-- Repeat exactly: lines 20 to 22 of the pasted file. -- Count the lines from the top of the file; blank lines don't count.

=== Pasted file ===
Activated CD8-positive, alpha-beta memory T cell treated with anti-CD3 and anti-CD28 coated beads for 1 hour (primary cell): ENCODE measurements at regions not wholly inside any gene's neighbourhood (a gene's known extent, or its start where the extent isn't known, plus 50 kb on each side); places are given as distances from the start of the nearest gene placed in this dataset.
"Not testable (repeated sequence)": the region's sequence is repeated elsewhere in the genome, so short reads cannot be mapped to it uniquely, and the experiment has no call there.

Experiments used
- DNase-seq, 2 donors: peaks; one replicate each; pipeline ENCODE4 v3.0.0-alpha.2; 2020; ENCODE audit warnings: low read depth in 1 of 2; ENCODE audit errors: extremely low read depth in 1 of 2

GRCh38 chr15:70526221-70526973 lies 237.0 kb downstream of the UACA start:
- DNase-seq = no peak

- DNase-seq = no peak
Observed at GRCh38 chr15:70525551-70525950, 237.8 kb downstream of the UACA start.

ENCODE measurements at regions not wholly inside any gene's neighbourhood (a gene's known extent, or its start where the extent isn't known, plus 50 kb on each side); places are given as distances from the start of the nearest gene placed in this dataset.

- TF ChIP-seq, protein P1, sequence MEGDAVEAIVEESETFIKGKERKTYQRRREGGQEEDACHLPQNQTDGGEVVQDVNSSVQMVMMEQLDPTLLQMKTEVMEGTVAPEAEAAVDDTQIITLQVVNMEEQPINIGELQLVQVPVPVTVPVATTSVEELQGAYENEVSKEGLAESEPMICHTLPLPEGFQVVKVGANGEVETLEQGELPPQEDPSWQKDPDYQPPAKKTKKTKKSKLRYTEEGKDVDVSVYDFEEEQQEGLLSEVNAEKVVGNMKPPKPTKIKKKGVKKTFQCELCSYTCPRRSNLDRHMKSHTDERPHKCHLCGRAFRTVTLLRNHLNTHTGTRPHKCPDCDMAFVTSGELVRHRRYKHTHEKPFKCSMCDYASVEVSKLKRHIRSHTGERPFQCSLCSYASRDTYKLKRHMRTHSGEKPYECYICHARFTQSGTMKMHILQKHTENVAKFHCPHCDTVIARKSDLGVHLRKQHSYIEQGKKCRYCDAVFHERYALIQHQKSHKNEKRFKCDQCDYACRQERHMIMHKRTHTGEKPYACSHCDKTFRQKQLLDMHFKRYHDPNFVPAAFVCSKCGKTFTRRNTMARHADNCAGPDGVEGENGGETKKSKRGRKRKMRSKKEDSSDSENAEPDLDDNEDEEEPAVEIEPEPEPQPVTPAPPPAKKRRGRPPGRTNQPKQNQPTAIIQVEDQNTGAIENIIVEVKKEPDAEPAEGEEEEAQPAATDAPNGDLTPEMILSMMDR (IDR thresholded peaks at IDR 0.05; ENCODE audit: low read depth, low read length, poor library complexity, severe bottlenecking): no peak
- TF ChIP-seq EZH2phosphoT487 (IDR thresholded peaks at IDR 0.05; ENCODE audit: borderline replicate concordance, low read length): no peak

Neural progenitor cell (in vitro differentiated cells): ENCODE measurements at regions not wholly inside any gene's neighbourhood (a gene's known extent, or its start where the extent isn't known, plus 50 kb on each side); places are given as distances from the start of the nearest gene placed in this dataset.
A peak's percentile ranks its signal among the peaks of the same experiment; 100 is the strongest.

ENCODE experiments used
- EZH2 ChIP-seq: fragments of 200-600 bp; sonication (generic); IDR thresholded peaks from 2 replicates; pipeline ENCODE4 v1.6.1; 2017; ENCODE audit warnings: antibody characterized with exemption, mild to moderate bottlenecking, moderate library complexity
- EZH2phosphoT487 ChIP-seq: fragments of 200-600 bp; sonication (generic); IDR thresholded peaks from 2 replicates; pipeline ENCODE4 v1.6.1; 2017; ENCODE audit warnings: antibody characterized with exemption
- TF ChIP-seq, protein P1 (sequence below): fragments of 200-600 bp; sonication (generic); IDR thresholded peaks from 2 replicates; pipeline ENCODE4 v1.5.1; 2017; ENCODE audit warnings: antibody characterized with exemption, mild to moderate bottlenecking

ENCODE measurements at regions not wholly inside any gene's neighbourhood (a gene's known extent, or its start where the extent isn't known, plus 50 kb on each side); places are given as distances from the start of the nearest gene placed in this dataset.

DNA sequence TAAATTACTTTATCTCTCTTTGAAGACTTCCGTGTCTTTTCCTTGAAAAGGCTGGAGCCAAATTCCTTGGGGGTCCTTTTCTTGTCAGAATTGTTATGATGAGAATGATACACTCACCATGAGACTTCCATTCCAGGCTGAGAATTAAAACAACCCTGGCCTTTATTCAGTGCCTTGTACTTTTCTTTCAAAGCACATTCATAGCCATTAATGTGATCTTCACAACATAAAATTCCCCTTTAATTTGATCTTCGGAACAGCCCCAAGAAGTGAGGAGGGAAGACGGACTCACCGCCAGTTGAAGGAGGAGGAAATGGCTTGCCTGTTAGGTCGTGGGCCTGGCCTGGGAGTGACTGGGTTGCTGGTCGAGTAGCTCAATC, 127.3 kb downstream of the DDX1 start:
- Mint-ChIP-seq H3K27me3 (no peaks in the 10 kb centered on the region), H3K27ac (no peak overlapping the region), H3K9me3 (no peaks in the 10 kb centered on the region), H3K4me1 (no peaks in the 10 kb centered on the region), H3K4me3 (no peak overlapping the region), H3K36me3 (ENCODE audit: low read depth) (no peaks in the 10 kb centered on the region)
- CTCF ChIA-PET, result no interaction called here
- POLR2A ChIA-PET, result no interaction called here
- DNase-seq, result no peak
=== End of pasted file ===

- Mint-ChIP-seq H3K27me3 (no peaks in the 10 kb centered on the region), H3K27ac (no peak overlapping the region), H3K9me3 (no peaks in the 10 kb centered on the region), H3K4me1 (no peaks in the 10 kb centered on the region), H3K4me3 (no peak overlapping the region), H3K36me3 (ENCODE audit: low read depth) (no peaks in the 10 kb centered on the region)
- CTCF ChIA-PET, result no interaction called here
- POLR2A ChIA-PET, result no interaction called here